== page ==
Ethiopia growing burden of cancer by launching a five-year cancer control strategy on 26 October 2015 in Adama Town

Every year cancer claims thousands of lives in Ethiopia. The country responds to the growing burden of cancer by launching a five-year cancer control strategy on 26 October 2015 in Adama Town. The Strategy is said to avert the health and economic impact of cancer by focusing mainly on prevention, and early detection.

“Non-communicable diseases like cancer are today’s public health problems, and if we don’t address them they will be a catastrophic public health challenge for tomorrow,” said Dr. Pierre M’Pele-Kilebou, WHO Representative in Ethiopia, in his keynote address at the launch. He also stated that WHO Ethiopia welcomes the national strategy as it improves the health of people living with cancer and appreciated the efforts made by the Office of the First Lady and the Federal Ministry of Health towards its development.

The Federal Ministry of Health of Ethiopia estimates that there are over 60,000 new cancer cases and around 44,000 cancer deaths every year as patients often visit hospitals with advanced stages of cancer.

H.E. Mrs. Roman Tesfaye, First Lady of Ethiopia remarked that despite thousands of cancer deaths, the country doesn’t have a single dedicated cancer treatment center. “Even though we are taking various policy and structural measures, including the new cancer control strategy, we have a long way to go for our efforts to match the burden of cancer,” she added.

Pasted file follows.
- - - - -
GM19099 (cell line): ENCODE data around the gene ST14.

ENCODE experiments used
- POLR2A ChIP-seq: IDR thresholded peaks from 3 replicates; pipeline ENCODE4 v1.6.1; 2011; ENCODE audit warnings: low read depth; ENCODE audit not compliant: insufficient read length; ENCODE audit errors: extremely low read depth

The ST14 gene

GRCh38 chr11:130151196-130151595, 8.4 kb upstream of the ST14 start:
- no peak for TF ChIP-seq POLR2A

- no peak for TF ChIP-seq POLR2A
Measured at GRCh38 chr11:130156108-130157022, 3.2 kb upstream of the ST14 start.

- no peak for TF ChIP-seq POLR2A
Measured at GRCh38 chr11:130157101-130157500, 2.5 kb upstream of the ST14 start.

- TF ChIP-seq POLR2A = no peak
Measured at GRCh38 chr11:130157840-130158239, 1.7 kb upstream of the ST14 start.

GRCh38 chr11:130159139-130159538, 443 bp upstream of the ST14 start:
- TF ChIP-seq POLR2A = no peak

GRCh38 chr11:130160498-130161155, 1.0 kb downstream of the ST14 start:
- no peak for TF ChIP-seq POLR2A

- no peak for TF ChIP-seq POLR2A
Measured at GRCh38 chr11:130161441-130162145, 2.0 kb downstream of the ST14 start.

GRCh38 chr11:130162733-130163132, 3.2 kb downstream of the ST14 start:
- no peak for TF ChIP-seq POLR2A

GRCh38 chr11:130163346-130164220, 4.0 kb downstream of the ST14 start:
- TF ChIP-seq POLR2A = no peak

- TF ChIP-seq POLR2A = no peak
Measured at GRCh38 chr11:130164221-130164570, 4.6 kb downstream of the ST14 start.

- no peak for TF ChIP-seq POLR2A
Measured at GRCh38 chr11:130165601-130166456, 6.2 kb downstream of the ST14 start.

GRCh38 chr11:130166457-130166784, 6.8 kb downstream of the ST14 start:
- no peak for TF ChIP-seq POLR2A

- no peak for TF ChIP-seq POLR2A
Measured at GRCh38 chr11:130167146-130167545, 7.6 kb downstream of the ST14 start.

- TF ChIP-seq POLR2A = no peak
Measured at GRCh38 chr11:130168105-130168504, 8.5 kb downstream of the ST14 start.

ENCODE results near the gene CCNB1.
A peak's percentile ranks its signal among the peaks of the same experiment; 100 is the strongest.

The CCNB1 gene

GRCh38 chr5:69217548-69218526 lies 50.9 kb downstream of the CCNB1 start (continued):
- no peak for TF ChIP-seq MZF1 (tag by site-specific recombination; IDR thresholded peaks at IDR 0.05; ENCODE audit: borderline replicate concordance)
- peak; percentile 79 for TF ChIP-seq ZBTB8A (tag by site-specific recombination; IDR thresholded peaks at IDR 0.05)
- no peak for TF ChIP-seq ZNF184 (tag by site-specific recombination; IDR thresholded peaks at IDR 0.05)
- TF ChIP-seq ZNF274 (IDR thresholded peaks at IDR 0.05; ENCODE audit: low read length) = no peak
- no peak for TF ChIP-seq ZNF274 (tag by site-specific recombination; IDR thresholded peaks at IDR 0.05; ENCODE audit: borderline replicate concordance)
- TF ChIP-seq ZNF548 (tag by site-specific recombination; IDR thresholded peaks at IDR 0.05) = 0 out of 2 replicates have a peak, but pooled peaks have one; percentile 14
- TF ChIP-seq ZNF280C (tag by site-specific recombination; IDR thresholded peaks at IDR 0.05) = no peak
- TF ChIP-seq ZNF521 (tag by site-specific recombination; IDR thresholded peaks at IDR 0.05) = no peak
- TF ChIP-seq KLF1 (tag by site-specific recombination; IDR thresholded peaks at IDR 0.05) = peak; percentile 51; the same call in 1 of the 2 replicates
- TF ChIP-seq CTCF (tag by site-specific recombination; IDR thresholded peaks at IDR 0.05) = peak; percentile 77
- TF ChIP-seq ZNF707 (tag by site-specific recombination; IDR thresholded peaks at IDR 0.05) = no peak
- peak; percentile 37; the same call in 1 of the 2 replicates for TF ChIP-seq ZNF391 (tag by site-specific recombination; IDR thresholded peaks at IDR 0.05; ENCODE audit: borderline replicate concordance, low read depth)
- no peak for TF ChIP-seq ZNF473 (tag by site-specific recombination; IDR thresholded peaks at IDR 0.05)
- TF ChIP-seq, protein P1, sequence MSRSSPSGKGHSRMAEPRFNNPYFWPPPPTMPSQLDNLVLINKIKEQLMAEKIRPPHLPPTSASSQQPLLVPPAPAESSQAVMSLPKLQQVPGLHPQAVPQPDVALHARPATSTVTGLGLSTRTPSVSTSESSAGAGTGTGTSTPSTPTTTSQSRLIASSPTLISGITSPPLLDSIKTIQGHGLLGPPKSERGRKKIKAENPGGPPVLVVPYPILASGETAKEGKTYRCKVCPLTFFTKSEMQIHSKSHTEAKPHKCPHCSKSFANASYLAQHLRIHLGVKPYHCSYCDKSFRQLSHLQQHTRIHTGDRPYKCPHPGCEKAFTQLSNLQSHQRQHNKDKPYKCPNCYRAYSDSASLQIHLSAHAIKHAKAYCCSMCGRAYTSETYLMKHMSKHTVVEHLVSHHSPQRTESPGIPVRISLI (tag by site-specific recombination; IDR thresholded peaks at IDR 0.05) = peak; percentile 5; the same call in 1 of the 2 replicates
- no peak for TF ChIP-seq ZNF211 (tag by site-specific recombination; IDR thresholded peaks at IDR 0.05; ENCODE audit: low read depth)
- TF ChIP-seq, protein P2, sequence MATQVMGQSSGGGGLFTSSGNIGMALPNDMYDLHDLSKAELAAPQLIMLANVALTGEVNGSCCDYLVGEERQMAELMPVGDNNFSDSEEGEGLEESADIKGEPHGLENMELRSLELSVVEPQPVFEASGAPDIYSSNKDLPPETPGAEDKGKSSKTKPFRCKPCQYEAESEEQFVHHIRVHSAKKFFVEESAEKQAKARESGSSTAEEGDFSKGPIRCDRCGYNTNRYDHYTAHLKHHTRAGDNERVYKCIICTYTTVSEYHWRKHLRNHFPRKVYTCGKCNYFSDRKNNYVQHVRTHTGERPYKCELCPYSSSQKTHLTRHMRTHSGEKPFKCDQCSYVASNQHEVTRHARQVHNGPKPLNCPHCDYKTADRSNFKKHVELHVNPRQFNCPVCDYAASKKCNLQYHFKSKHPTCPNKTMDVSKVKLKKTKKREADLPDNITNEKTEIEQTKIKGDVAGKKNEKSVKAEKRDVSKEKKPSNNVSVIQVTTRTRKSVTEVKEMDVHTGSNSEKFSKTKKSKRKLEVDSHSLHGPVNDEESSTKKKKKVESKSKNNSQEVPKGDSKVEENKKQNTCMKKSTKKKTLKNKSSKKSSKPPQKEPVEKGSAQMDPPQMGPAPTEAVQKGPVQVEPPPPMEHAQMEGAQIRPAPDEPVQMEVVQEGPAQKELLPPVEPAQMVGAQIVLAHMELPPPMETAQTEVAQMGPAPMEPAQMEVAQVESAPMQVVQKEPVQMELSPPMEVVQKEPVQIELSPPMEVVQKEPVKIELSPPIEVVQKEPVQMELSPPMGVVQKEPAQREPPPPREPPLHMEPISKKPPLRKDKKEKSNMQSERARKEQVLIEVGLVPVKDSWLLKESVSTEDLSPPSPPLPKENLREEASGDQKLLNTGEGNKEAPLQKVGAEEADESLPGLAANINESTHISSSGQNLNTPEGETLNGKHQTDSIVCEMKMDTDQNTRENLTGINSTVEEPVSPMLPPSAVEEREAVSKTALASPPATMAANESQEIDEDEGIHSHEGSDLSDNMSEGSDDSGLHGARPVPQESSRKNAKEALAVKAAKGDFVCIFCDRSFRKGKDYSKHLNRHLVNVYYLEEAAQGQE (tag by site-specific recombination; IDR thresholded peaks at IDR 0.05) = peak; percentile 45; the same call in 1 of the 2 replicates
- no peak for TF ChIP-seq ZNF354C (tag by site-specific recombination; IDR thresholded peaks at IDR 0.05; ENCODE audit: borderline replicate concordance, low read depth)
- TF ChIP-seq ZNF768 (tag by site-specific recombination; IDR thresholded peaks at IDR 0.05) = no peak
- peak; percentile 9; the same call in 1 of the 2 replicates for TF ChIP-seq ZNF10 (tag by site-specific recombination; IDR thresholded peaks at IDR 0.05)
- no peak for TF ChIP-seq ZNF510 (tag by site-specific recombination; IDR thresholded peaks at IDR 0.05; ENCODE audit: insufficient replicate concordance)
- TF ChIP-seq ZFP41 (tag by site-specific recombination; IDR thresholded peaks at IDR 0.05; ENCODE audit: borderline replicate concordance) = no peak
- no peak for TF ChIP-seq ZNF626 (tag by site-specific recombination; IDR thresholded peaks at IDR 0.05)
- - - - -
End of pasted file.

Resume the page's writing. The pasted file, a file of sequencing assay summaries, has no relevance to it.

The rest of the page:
The Strategy will rely on the existing primary health care service delivery system. According to Dr. Kesetebirhan Admasu, Minister of Health Ethiopia, the Cancer Control Strategy primarily focuses on extensive prevention work having the health extension program, health development army and the expanded health centers as pillars.

The strategy aims to reduce the number of people who develop cancer and die, and ensure a better quality of life for those living with the disease by controlling risk factors, early detection and offering good care to those with the disease. The national cancer control strategy was developed with the participation of various stakeholders. These partners are urged to also provide strong support to the implementation of the strategy.

Source: WHO-Africa
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